Last week, in High River Limited Partnership v. Occidental Petroleum, (Del. Ch.; 11/19), the Chancery Court held that an intent to launch a proxy fight was not a “proper purpose” for a books & records request under Section 220 of the DGCL. The case was prompted by a proxy contest being waged by entities affiliated with Carl Icahn. In turn, that arose out of Occidental’s agreement to acquire Anadarko Petroleum, its issuance of $10 billion in preferred stock to Berkshire-Hathaway in order to fund the transaction, and a related agreement to sell Anadarko’s African operations.
The plaintiffs objected to a number of aspects of the Anadarko transaction, including the terms of the Berkshire financing & the adequacy of the price at which Occidental agreed to sell Anadarko’s African assets. Accordingly, they filed preliminary proxy materials seeking four board seats & certain bylaw amendments. They also issued a books & records demand for a variety of materials relating to the Anadarko deal.
The plaintiffs put forward two arguments in support of their position that they had a “proper purpose” for their books & records demand. One argument was fairly typical – the plaintiffs’ inspection demand was prompted by a need to investigate mismanagement. The other argument was somewhat novel – that the plaintiffs’ intent to mount a proxy contest surrounding the transactions “is a proper purpose that justifies inspection of board-level documents relating to those transactions in order to enhance the quality of their communications with fellow stockholders.”
Vice Chancellor Slights rejected the first argument, observing that the plaintiffs failed to articulate a credible basis for alleged wrongdoing by Occidental’s board. He also refused to recognize the proxy fight as providing a proper purpose for inspection. In doing so, he distinguished this situation from a few other decisions involving books & records requests made in connection with proxy contests – including High River Partnership v. Forest Labs, (Del. Ch.; 7/12), a bench ruling involving the same plaintiffs:
Forest Labs presented a distinct factual context, and the court there was careful to limit its ruling to the case sub judice. In doing so, the court observed that the law in this area is unsettled and could use some clarity. I agree. But this case is not the vehicle to provide that clarity.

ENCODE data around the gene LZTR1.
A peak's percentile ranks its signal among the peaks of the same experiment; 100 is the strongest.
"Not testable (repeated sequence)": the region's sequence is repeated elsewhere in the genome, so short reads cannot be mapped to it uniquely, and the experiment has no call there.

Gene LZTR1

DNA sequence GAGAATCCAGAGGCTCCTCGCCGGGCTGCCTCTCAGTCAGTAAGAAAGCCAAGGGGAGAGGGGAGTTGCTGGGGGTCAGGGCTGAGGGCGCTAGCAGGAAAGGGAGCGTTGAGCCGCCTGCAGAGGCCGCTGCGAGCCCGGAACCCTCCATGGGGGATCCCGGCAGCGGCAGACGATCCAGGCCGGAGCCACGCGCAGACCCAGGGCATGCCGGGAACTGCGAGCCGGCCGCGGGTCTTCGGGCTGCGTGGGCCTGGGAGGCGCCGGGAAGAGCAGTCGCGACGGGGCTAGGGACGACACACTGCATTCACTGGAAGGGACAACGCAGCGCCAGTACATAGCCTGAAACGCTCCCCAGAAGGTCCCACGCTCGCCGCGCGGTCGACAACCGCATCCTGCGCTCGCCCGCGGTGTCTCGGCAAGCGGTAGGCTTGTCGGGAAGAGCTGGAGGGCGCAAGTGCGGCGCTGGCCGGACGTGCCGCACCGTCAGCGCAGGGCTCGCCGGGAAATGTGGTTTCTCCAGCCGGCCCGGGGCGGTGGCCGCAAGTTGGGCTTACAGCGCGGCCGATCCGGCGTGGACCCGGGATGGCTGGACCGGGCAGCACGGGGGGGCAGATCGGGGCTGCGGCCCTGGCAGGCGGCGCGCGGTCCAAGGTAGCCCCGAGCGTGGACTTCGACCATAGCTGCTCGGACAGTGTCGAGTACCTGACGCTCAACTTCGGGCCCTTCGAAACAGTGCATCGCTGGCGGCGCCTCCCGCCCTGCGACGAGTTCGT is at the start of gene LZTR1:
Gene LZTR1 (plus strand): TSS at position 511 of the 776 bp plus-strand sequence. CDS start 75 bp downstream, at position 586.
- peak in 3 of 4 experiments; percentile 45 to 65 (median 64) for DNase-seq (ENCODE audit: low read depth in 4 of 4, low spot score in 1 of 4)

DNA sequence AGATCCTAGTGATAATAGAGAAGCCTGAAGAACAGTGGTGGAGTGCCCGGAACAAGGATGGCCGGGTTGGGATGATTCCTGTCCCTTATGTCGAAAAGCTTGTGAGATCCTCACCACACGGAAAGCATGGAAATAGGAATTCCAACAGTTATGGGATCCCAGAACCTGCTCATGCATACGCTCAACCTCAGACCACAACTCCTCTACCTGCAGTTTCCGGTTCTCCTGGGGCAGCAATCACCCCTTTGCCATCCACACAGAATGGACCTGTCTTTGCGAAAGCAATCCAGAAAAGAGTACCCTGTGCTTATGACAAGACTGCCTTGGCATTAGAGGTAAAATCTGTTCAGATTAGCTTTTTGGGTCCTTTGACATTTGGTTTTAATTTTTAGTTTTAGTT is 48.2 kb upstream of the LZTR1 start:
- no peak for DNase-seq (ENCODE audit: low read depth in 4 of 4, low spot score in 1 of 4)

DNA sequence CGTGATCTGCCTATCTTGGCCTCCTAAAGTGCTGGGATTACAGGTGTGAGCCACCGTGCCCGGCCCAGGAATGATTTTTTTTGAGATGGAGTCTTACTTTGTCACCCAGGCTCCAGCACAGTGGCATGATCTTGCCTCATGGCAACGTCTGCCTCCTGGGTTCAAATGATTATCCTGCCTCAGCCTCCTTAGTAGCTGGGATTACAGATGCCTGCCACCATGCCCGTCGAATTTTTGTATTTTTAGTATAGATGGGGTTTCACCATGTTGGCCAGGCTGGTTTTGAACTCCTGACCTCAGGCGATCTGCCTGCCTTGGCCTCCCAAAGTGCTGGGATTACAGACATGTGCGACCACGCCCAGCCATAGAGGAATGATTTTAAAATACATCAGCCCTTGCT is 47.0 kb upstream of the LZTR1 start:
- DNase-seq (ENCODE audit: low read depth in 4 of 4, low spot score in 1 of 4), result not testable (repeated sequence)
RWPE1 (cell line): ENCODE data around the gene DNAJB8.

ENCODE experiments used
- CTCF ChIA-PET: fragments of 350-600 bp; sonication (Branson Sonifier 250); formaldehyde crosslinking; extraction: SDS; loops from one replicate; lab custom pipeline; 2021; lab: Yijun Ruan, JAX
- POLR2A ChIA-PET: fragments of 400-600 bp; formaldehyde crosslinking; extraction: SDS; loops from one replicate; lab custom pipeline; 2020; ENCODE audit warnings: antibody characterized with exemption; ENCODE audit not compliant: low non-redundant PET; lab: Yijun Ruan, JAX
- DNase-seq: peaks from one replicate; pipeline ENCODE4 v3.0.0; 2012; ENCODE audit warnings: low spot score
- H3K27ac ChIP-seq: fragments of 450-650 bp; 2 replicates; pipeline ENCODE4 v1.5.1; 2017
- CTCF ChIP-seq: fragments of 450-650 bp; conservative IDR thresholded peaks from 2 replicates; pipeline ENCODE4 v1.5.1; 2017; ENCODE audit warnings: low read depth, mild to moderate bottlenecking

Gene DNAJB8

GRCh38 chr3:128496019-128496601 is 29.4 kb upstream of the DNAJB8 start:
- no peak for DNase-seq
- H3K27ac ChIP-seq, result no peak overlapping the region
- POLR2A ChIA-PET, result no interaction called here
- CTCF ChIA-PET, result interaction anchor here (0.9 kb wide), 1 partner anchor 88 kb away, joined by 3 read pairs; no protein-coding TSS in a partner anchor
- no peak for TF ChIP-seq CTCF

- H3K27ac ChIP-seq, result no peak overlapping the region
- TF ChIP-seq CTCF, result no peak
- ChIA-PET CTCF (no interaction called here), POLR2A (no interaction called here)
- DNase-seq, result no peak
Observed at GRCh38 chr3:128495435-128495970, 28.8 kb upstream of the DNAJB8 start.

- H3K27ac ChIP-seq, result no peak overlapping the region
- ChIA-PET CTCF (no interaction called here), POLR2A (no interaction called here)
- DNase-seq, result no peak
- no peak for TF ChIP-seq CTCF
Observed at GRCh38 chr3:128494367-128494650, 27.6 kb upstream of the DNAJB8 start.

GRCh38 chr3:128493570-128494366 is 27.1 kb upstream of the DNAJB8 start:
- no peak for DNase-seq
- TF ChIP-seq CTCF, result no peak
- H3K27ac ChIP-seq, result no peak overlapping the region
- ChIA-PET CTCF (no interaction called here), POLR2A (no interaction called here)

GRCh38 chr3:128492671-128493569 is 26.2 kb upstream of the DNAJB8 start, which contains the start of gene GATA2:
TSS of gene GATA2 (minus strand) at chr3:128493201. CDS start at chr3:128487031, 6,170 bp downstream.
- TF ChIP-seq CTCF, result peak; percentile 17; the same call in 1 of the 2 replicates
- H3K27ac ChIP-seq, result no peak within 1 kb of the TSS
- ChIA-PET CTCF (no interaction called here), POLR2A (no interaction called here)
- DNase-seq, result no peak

Where, as here, the documents sought by Plaintiffs relate to a dispute with management about substantive business decisions, pleading an imminent proxy contest is not enough to earn access to broad sets of books and records relating to the details of questionable transactions, particularly when the board’s decision-making is subject to the business judgment rule, and the facts of record reveal that Plaintiffs already have what they need to fulfill their stated purpose.
When the court in Forest Labs decided that the plaintiffs there had articulated a proper purpose, it turned to the well-settled limiting principle embedded within Section 220 that stockholders are entitled to inspect only those documents that are “necessary, essential and sufficient” to their stated purpose. Applying that limiting principle here, I am satisfied that Plaintiffs have failed to demonstrate that the broad set of books and records they have requested are necessary and essential.
The Vice Chancellor pointed out that the plaintiffs’ request related to a series of widely-publicized transactions that were well known to Occidental’s shareholders. Under the circumstances he concluded that it was “difficult to discern how a fishing expedition into the boardroom is necessary and essential to advance Plaintiffs’ purpose to raise concerns with their fellow shareholders about the wisdom of the Board’s decisions to engage in these transactions.”
– John Jenkins